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Has TAL International Become the Perfect Stock?

Sunday - 2/24/2013, 11:00pm  ET

Every investor would love to stumble upon the perfect stock. But will you ever really find a stock that provides everything you could possibly want?

One thing's for sure: You'll never discover truly great investments unless you actively look for them. Let's discuss the ideal qualities of a perfect stock and then decide whether TAL International fits the bill.

The quest for perfection
Stocks that look great based on one factor may prove horrible elsewhere, making due diligence a crucial part of your investing research. The best stocks excel in many different areas, including these important factors:

  • Growth. Expanding businesses show healthy revenue growth. While past growth is no guarantee that revenue will keep rising, it's certainly a better sign than a stagnant top line.
  • Margins. Higher sales mean nothing if a company can't produce profits from them. Strong margins ensure that company can turn revenue into profit.
  • Balance sheet. At debt-laden companies, banks and bondholders compete with shareholders for management's attention. Companies with strong balance sheets don't have to worry about the distraction of debt.
  • Moneymaking opportunities. Return on equity helps measure how well a company is finding opportunities to turn its resources into profitable business endeavors.
  • Valuation. You can't afford to pay too much for even the best companies. By using normalized figures, you can see how a stock's simple earnings multiple fits into a longer-term context.
  • Dividends. For tangible proof of profits, a check to shareholders every three months can't be beat. Companies with solid dividends and strong commitments to increasing payouts treat shareholders well.

With those factors in mind, let's take a closer look at TAL International.

Factor

What We Want to See

Actual

Pass or Fail?

Growth

5-year annual revenue growth > 15%

11.4%

Fail

 

1-year revenue growth > 12%

14%

Pass

Margins

Gross margin > 35%

86.7%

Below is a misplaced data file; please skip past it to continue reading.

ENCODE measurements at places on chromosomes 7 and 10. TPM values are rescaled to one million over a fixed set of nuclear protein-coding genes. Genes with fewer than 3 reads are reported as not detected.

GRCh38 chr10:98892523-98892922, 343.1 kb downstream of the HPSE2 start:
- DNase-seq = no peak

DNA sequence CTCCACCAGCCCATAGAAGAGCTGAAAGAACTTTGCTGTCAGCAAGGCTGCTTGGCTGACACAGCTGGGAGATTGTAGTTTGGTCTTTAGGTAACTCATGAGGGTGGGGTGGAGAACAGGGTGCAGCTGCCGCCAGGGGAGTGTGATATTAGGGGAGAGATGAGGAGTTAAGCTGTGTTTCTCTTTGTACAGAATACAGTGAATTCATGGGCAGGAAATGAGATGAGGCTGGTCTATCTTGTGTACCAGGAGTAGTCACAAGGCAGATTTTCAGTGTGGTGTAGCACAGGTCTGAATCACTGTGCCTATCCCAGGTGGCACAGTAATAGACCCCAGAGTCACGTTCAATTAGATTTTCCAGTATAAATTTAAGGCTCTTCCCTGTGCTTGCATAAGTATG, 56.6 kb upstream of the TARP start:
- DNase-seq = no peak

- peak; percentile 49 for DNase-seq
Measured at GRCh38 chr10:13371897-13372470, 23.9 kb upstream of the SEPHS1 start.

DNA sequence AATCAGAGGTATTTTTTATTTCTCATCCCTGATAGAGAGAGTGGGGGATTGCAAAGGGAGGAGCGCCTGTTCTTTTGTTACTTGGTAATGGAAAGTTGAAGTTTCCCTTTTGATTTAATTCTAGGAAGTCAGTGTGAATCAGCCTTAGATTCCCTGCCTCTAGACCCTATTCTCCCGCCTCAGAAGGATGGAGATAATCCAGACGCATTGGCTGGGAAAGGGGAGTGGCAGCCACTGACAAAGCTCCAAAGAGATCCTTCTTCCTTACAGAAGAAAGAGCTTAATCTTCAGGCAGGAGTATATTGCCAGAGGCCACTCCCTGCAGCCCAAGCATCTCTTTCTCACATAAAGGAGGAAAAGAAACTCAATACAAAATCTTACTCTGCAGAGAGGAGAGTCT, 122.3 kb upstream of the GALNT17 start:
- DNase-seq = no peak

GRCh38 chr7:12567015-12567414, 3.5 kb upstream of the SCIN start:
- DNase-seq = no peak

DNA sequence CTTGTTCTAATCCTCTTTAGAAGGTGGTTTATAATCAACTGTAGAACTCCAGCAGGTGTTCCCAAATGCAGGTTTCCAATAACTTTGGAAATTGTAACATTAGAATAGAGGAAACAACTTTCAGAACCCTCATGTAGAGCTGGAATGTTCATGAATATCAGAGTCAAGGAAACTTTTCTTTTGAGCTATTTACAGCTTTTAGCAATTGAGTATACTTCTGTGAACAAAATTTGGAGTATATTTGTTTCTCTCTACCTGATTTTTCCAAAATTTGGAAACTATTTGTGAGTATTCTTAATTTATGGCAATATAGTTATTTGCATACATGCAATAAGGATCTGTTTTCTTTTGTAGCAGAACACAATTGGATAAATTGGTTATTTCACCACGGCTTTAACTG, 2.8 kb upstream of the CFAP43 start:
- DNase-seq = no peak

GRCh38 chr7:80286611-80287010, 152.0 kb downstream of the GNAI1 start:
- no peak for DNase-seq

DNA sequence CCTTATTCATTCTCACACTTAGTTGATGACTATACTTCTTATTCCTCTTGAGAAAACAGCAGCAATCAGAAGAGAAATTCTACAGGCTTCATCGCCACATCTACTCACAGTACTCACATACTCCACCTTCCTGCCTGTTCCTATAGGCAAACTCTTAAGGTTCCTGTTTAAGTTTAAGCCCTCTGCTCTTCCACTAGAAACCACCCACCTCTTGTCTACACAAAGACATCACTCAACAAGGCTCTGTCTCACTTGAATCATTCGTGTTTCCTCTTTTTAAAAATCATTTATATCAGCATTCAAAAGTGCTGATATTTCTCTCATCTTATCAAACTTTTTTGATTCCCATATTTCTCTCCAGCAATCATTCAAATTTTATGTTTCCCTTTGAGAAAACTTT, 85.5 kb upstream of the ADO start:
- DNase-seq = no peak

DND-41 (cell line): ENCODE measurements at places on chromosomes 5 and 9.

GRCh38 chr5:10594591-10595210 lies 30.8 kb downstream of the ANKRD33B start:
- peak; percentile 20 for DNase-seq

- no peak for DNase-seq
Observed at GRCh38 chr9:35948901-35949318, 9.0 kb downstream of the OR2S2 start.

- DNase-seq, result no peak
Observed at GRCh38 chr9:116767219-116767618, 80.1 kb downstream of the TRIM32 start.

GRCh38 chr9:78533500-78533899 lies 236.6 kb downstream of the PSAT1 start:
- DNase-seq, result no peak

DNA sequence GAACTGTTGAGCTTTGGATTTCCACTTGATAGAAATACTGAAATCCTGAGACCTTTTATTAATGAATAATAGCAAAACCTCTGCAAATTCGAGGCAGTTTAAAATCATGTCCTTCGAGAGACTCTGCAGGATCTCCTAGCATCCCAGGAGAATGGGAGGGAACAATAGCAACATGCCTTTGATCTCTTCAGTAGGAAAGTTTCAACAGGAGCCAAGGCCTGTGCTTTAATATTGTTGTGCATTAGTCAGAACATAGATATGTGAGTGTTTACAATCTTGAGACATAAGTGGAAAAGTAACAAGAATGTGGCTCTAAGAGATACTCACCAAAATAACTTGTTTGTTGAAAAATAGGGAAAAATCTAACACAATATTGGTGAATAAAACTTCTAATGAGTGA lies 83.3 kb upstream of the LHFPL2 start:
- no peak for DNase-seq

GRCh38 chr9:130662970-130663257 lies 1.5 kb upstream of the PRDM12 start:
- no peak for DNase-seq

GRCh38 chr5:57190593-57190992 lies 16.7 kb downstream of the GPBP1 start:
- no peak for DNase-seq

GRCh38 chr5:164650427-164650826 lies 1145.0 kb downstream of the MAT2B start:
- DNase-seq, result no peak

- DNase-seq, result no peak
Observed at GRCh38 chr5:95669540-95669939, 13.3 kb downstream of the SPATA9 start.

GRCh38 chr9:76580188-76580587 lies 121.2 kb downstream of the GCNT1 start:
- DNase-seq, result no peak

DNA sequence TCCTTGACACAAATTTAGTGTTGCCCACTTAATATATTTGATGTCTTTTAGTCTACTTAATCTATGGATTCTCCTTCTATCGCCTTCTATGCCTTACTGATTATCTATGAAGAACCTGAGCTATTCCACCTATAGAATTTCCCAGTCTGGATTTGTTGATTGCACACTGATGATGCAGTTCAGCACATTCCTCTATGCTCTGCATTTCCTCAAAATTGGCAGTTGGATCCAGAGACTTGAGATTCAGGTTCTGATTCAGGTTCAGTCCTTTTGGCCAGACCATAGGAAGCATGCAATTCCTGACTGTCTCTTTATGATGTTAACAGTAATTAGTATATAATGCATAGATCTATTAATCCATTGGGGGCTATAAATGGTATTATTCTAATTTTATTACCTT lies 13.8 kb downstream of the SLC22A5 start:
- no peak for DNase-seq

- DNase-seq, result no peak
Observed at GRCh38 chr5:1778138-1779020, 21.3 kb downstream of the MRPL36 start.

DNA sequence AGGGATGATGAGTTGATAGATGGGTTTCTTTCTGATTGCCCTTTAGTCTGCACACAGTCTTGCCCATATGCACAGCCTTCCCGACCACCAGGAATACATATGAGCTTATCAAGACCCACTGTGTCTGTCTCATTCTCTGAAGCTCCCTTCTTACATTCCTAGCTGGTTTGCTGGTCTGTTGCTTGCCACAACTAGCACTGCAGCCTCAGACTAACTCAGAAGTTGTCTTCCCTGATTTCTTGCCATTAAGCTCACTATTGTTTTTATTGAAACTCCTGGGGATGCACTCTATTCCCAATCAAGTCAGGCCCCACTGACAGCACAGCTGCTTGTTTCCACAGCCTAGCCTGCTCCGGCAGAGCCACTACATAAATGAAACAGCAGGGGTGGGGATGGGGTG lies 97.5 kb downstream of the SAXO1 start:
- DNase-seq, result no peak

Pass

 

Net margin > 15%

22.1%

Pass

Balance sheet

Debt to equity < 50%

428.4%

Fail

 

Current ratio > 1.3

0.64

Fail

Opportunities

Return on equity > 15%

22.1%

Pass

Valuation

Normalized P/E < 20

11.41

Pass

Dividends

Current yield > 2%

6%

Pass

 

5-year dividend growth > 10%

10.4%

Pass

       
 

Total score

 

7 out of 10

Source: S&P Capital IQ. Total score = number of passes.

Since we looked at TAL International last year, the company has dropped a point, as its balance sheet condition deteriorated slightly. The stock, though, has avoided that loss, rising about 10% over the past year.

The shipping industry has been a disaster for investors in recent years. Across the industry, a glut of vessels and a slow global economy have sent dry-bulk carrier Diana Shipping , tanker company Frontline , and most of their respective peers down sharply as they struggle to survive low shipping rates and huge competition for a dwindling amount of business. The booming energy industry in the U.S. has also reduced the need for imported oil, taking away a major component of shipping demand. DryShips even had to pay a "buyer" recently to take a couple of vessels in construction off its hands.

But for shipping investors seeking a profitable alternative to vessel owners, TAL has tapped into a lucrative niche in the shipping industry: intermodal containers. The company leases containers worldwide, helping shippers avoiding the capital expense of buying their own containers.

That business produced some strong results in TAL's most recent quarter, as the company reported a 12% year-over-year increase in leasing revenues while making substantial investments in new container purchases. TAL also boosted its dividend by 3%, which was the fifth straight quarterly increase.

Yet the stock took a hit recently when TAL reported that several of its major shareholders will sell more than 4 million shares in a secondary offering. With the three selling shareholders completely eliminating their stake in the company, investors have to wonder if they've lost confidence in TAL or whether the sale just represents a normal exit by private equity investors.

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